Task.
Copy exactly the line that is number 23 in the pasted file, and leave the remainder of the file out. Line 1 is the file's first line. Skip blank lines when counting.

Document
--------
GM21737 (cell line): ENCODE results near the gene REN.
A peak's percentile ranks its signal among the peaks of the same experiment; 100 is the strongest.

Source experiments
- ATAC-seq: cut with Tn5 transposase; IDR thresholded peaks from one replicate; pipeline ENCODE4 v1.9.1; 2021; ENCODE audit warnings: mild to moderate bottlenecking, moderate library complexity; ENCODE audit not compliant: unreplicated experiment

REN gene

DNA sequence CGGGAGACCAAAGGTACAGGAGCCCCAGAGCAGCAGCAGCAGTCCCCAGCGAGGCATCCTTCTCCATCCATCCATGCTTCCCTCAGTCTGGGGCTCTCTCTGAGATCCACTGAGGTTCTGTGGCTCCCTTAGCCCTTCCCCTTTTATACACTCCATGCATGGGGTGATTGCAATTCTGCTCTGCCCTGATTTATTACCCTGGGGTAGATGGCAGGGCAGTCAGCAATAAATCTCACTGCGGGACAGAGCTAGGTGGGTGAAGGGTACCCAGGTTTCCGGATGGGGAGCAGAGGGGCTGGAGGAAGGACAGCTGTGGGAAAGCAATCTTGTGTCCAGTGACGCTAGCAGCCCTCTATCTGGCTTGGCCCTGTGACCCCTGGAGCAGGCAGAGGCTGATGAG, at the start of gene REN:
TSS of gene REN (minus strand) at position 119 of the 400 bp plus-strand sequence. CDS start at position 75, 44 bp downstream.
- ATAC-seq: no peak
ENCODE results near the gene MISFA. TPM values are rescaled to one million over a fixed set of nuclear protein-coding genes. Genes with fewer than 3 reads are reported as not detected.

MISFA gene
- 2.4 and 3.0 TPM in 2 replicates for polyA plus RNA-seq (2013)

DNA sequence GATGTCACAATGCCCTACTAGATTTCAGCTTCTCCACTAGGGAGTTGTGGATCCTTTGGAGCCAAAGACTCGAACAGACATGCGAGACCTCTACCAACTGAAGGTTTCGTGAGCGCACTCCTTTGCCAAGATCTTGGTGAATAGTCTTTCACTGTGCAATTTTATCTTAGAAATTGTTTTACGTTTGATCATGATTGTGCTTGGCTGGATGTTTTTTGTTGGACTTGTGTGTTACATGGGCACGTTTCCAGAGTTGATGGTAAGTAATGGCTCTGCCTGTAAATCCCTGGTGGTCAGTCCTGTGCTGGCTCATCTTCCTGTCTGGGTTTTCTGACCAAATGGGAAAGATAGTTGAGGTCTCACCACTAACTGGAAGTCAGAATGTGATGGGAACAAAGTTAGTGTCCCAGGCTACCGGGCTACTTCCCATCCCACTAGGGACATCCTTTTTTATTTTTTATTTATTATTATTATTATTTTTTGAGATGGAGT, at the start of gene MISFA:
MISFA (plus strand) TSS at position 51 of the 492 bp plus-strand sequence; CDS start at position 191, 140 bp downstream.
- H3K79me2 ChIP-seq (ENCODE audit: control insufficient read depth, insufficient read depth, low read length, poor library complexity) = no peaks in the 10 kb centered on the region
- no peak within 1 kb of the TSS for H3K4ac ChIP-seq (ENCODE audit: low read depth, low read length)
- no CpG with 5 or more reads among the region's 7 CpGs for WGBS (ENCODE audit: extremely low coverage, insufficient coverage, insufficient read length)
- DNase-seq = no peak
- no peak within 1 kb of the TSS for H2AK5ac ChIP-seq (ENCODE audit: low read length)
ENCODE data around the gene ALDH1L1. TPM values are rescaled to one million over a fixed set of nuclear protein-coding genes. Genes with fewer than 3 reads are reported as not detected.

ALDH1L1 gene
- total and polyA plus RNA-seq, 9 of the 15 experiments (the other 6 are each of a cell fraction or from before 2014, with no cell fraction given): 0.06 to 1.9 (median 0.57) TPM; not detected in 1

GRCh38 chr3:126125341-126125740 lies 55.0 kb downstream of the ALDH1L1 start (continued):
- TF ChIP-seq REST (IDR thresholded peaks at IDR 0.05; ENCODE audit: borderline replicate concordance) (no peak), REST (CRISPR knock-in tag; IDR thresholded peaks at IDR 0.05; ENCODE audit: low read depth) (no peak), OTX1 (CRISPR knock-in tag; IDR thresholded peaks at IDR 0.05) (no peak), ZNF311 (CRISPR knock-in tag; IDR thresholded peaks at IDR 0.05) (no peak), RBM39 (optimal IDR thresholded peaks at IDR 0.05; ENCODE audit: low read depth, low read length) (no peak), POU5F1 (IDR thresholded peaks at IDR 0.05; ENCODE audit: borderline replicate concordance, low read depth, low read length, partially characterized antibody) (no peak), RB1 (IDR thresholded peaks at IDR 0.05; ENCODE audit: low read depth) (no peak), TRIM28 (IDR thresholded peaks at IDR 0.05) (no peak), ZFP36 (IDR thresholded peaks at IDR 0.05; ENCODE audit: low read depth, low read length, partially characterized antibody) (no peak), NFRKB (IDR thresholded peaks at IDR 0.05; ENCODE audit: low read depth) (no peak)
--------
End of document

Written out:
- TF ChIP-seq REST (IDR thresholded peaks at IDR 0.05; ENCODE audit: borderline replicate concordance) (no peak), REST (CRISPR knock-in tag; IDR thresholded peaks at IDR 0.05; ENCODE audit: low read depth) (no peak), OTX1 (CRISPR knock-in tag; IDR thresholded peaks at IDR 0.05) (no peak), ZNF311 (CRISPR knock-in tag; IDR thresholded peaks at IDR 0.05) (no peak), RBM39 (optimal IDR thresholded peaks at IDR 0.05; ENCODE audit: low read depth, low read length) (no peak), POU5F1 (IDR thresholded peaks at IDR 0.05; ENCODE audit: borderline replicate concordance, low read depth, low read length, partially characterized antibody) (no peak), RB1 (IDR thresholded peaks at IDR 0.05; ENCODE audit: low read depth) (no peak), TRIM28 (IDR thresholded peaks at IDR 0.05) (no peak), ZFP36 (IDR thresholded peaks at IDR 0.05; ENCODE audit: low read depth, low read length, partially characterized antibody) (no peak), NFRKB (IDR thresholded peaks at IDR 0.05; ENCODE audit: low read depth) (no peak)